The retail industry has witnessed a seismic shift as of late, with the emergence of direct-to-consumer (D-to-C) brands, an increasingly saturated market with a flood of new options in every vertical, and the ever-lingering dominance of Amazon.com and other e-commerce giants. Therefore, it’s no surprise that brands have had to drastically shift their strategies to not only hold onto customers, but also make sure they’re still tapping a new market of prospects.
In the new decade, retailers are going to need to adapt quickly to compete. So, what can brands be doing now to catch the eye of consumers and ensure they’re top of mind this year?
In a new report, global real world intelligence company Blis analyzed the current state of the nation in retail to help brands understand where the industry is headed and how they can break through. The findings revealed which brands are winning the retail wars, which categories are thriving, and how retailers can retain and gain new customers.
What Categories and Brands Are Thriving in Retail Today?
Despite talk of the death of brick-and-mortar, there are physical retailers that continues to find success in the U.S. The report found that sporting goods retailers lead in the U.S. for in-store foot traffic, with Dick’s Sporting Goods and Modell’s at the front of the pack. In fact, more than one-third of the country’s shopping activities happen in sport stores (34 percent), followed by “casual” at 21 percent.
With the rise of athleisure wear and a variety of workout options for seemingly every individual, the appetite for sporting goods stores was reflected in a strong earnings season for Dick’s. The company witnessed double-digit revenue growth in Q2 2019. With additional offerings including electronics, travel equipment, and athletic gear, Dick’s has rebranded itself as more than just a sports store — and the move is paying off. Coupled with a seamless omnichannel strategy that leverages e-commerce to drive in-store sales, Dick's has found a way to stay top of mind in a crowded market that includes retailers with fiercely loyal customer bases such as lululemon and Athleta.
Other categories rounding out the top 10 retailers in the U.S. for foot traffic and market share include a mix of fast fashion (e.g., H&M), discount stores (e.g., Marshalls), and specialty retailers (e.g., Victoria’s Secret). If they want to continue to stay ahead in their categories, these retailers will need to find a way to break through the noise with innovative in-store strategies that take a cue from digitally savvy brands in their industry.
What Can the Biggest States Tell Us About Today’s Shopper?
The study found that nine U.S. states hold 52 percent of in-store shopping visits, including New York, Texas, California, New Jersey, Florida, Pennsylvania, Illinois, Georgia and Massachusetts, all of which are among the largest in the country or the most densely populated. What’s interesting is that among the three most active shopping states — New York, Texas and California — sporting goods stores are, again, among the top three retail categories in the region.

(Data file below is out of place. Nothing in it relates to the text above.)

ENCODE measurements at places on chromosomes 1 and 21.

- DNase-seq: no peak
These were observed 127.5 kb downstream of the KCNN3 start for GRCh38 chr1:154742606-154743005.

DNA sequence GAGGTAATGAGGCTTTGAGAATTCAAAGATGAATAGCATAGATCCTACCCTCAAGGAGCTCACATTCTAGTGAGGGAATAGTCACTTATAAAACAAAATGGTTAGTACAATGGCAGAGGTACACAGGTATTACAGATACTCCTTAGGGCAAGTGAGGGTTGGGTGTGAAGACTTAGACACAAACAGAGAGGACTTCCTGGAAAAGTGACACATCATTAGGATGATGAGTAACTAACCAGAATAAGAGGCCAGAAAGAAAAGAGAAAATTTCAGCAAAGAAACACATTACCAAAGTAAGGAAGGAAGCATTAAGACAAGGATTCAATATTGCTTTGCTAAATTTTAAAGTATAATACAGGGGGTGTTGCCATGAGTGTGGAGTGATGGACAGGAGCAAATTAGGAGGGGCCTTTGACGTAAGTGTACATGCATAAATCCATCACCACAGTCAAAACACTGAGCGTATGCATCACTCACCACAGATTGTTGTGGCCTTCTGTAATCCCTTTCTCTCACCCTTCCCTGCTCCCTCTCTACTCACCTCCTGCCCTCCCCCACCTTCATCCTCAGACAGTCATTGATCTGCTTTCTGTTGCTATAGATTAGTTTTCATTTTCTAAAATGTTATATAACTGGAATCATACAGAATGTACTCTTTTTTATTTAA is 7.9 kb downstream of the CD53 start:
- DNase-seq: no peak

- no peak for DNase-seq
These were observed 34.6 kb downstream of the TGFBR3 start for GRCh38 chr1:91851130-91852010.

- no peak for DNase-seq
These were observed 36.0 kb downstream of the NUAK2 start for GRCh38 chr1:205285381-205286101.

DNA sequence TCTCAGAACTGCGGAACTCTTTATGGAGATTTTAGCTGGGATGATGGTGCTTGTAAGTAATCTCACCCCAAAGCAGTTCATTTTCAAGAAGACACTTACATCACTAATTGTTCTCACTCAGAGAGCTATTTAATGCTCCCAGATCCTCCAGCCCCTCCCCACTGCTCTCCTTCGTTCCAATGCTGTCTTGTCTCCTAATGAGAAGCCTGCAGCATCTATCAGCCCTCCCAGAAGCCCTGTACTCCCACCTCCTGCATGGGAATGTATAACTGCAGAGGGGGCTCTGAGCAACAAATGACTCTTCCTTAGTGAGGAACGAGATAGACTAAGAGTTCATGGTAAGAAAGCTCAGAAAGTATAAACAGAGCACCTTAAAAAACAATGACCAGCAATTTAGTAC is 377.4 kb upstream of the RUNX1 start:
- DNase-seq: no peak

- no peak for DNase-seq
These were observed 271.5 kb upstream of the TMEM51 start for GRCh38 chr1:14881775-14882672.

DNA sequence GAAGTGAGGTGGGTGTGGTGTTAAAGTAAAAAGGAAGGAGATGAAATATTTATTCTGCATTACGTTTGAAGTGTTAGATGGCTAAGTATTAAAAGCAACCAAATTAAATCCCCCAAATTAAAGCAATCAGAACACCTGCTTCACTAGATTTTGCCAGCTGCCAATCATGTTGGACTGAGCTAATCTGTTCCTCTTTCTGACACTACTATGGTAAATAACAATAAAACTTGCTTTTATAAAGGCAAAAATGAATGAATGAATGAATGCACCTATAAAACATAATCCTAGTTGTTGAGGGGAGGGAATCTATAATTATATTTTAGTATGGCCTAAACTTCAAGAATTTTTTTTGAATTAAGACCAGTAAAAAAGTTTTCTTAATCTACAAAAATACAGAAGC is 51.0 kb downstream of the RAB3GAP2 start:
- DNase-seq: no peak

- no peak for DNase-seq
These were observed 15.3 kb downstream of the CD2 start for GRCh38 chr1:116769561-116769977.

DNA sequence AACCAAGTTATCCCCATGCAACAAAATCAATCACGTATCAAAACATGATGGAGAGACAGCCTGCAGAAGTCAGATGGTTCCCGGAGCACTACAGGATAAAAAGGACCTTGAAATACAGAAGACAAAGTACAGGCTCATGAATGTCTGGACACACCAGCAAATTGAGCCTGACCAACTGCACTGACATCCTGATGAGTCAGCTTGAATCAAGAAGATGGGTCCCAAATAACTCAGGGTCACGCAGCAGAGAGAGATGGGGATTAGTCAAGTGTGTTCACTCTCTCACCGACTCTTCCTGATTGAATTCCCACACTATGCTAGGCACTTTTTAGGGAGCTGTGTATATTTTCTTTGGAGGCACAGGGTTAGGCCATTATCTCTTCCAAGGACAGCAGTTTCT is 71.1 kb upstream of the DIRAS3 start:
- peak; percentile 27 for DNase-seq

Modell’s and Dick’s continue to find a home in New York shoppers’ hearts, Academy Sports + Outdoors lands in the top three shopping destinations for Texans, and Californians flock to Big 5 Sporting Goods as the top retailer. Many of these top brands have found success by ensuring steady mobile activity to maintain consumer interest — no matter where they are. And with added location intelligence, these brands can drive in-store traffic from consumers’ real-world browsing and capitalize on their physical experiences.
What Does This Mean for the State of Retail Today?
Marketers will increasingly need a deeper knowledge of not just what their customers buy from their own brands, but where else they’re shopping and what they might need next. This requires a heightened level of real-world insights that go beyond the transactional and historical data retailers have traditionally relied on that analyzes individuals coming in and out of their stores.
If brands want to take market share from the competition, one strategy is to go where their consumers are. According to the findings, if Nike wants to reach lululemon shoppers, it will need to target yoga studios and farmer's markets, where we see the highest concentration of that market.
Despite a crowded retail landscape, having this deep knowledge on where consumers have been can help brands predict where they’re going and better understand the competition. With real-life insights on competitive consumer behavior, brands can better target consumers to gain relevance and share-of-mind with today’s overwhelmed shopper.
Mariana Fletcher is the Insights Manager, Americas at Blis, a specialist in understanding real, human behavior by analyzing vast quantities of mobile location data to give clients the truth about what people actually do.